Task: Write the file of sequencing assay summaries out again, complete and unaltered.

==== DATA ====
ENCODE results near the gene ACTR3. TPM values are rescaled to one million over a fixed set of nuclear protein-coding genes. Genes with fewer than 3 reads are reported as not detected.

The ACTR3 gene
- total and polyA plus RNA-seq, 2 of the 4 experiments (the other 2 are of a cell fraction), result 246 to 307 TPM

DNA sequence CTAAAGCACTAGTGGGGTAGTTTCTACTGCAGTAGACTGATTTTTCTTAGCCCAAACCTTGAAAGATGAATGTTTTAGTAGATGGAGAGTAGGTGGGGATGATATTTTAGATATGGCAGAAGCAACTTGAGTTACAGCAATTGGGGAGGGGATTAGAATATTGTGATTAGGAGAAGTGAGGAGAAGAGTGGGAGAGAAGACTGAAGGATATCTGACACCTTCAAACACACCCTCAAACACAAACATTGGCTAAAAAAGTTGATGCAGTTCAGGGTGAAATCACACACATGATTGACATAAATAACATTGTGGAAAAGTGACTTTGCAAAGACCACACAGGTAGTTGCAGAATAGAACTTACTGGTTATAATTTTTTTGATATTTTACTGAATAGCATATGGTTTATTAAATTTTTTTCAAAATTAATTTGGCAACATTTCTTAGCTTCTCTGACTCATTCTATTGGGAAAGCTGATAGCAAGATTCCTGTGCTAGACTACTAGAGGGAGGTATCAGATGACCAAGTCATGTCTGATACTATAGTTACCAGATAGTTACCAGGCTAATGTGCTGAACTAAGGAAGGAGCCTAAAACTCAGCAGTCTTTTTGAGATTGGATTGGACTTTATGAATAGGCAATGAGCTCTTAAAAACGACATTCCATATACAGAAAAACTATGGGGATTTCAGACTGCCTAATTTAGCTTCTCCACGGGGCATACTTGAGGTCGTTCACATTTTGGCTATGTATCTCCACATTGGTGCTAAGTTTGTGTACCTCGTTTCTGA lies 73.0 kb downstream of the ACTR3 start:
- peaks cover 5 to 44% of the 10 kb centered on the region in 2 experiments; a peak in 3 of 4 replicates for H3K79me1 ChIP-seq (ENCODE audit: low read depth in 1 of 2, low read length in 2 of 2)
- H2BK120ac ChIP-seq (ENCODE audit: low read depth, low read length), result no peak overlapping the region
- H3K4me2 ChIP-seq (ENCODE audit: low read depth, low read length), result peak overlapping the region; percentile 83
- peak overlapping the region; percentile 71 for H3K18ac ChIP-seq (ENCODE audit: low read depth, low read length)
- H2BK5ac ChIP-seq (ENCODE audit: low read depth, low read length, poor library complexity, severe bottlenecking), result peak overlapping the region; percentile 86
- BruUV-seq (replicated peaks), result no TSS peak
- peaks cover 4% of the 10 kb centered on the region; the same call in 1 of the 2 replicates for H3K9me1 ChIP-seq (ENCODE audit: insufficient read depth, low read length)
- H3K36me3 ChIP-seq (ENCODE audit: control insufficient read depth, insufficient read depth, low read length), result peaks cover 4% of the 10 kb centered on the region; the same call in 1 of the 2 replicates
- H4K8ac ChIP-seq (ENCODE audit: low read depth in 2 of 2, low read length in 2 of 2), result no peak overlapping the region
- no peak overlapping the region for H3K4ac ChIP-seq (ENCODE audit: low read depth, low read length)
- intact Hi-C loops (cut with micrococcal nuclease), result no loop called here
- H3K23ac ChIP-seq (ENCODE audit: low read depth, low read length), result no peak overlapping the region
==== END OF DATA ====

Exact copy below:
ENCODE results near the gene ACTR3. TPM values are rescaled to one million over a fixed set of nuclear protein-coding genes. Genes with fewer than 3 reads are reported as not detected.

The ACTR3 gene
- total and polyA plus RNA-seq, 2 of the 4 experiments (the other 2 are of a cell fraction), result 246 to 307 TPM

DNA sequence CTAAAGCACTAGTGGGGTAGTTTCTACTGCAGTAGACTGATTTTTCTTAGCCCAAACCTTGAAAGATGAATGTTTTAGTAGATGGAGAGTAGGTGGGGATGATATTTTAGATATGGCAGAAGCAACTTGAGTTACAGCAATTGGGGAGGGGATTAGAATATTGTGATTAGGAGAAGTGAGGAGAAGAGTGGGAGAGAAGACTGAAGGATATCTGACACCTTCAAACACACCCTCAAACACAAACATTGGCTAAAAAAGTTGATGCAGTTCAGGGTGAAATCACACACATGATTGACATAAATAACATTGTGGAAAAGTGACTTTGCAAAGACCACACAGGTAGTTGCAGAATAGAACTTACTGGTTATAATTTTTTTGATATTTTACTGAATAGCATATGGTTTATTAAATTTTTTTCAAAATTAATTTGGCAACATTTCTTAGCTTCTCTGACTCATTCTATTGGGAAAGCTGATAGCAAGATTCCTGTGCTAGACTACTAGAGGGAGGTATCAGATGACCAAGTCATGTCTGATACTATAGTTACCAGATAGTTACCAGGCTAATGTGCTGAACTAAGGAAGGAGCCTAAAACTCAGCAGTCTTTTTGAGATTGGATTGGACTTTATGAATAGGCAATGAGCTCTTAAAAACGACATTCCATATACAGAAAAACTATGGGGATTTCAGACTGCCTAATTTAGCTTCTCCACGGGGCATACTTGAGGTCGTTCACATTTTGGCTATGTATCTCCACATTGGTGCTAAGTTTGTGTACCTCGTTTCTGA lies 73.0 kb downstream of the ACTR3 start:
- peaks cover 5 to 44% of the 10 kb centered on the region in 2 experiments; a peak in 3 of 4 replicates for H3K79me1 ChIP-seq (ENCODE audit: low read depth in 1 of 2, low read length in 2 of 2)
- H2BK120ac ChIP-seq (ENCODE audit: low read depth, low read length), result no peak overlapping the region
- H3K4me2 ChIP-seq (ENCODE audit: low read depth, low read length), result peak overlapping the region; percentile 83
- peak overlapping the region; percentile 71 for H3K18ac ChIP-seq (ENCODE audit: low read depth, low read length)
- H2BK5ac ChIP-seq (ENCODE audit: low read depth, low read length, poor library complexity, severe bottlenecking), result peak overlapping the region; percentile 86
- BruUV-seq (replicated peaks), result no TSS peak
- peaks cover 4% of the 10 kb centered on the region; the same call in 1 of the 2 replicates for H3K9me1 ChIP-seq (ENCODE audit: insufficient read depth, low read length)
- H3K36me3 ChIP-seq (ENCODE audit: control insufficient read depth, insufficient read depth, low read length), result peaks cover 4% of the 10 kb centered on the region; the same call in 1 of the 2 replicates
- H4K8ac ChIP-seq (ENCODE audit: low read depth in 2 of 2, low read length in 2 of 2), result no peak overlapping the region
- no peak overlapping the region for H3K4ac ChIP-seq (ENCODE audit: low read depth, low read length)
- intact Hi-C loops (cut with micrococcal nuclease), result no loop called here
- H3K23ac ChIP-seq (ENCODE audit: low read depth, low read length), result no peak overlapping the region